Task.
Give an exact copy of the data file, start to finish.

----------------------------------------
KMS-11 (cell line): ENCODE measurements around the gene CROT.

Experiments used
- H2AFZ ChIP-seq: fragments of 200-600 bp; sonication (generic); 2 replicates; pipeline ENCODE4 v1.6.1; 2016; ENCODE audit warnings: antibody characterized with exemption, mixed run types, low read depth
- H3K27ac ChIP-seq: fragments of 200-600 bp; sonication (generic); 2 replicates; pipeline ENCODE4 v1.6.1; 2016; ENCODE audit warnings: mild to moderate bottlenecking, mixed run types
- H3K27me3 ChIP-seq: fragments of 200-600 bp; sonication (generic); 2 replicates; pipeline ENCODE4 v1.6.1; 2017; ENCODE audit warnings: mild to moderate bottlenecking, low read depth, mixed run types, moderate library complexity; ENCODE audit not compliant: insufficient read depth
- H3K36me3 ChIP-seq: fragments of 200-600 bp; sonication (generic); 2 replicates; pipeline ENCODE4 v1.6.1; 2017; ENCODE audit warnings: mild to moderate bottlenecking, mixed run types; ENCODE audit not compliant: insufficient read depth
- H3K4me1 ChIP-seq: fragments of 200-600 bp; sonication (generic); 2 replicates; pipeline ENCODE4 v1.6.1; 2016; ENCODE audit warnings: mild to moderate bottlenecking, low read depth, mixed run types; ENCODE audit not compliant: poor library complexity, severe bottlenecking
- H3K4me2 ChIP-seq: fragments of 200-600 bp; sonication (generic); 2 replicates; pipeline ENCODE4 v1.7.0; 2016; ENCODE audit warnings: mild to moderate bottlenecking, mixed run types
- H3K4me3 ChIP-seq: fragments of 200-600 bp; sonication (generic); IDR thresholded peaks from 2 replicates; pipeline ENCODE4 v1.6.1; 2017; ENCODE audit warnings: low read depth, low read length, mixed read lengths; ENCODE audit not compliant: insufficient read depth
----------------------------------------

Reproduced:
KMS-11 (cell line): ENCODE measurements around the gene CROT.

Experiments used
- H2AFZ ChIP-seq: fragments of 200-600 bp; sonication (generic); 2 replicates; pipeline ENCODE4 v1.6.1; 2016; ENCODE audit warnings: antibody characterized with exemption, mixed run types, low read depth
- H3K27ac ChIP-seq: fragments of 200-600 bp; sonication (generic); 2 replicates; pipeline ENCODE4 v1.6.1; 2016; ENCODE audit warnings: mild to moderate bottlenecking, mixed run types
- H3K27me3 ChIP-seq: fragments of 200-600 bp; sonication (generic); 2 replicates; pipeline ENCODE4 v1.6.1; 2017; ENCODE audit warnings: mild to moderate bottlenecking, low read depth, mixed run types, moderate library complexity; ENCODE audit not compliant: insufficient read depth
- H3K36me3 ChIP-seq: fragments of 200-600 bp; sonication (generic); 2 replicates; pipeline ENCODE4 v1.6.1; 2017; ENCODE audit warnings: mild to moderate bottlenecking, mixed run types; ENCODE audit not compliant: insufficient read depth
- H3K4me1 ChIP-seq: fragments of 200-600 bp; sonication (generic); 2 replicates; pipeline ENCODE4 v1.6.1; 2016; ENCODE audit warnings: mild to moderate bottlenecking, low read depth, mixed run types; ENCODE audit not compliant: poor library complexity, severe bottlenecking
- H3K4me2 ChIP-seq: fragments of 200-600 bp; sonication (generic); 2 replicates; pipeline ENCODE4 v1.7.0; 2016; ENCODE audit warnings: mild to moderate bottlenecking, mixed run types
- H3K4me3 ChIP-seq: fragments of 200-600 bp; sonication (generic); IDR thresholded peaks from 2 replicates; pipeline ENCODE4 v1.6.1; 2017; ENCODE audit warnings: low read depth, low read length, mixed read lengths; ENCODE audit not compliant: insufficient read depth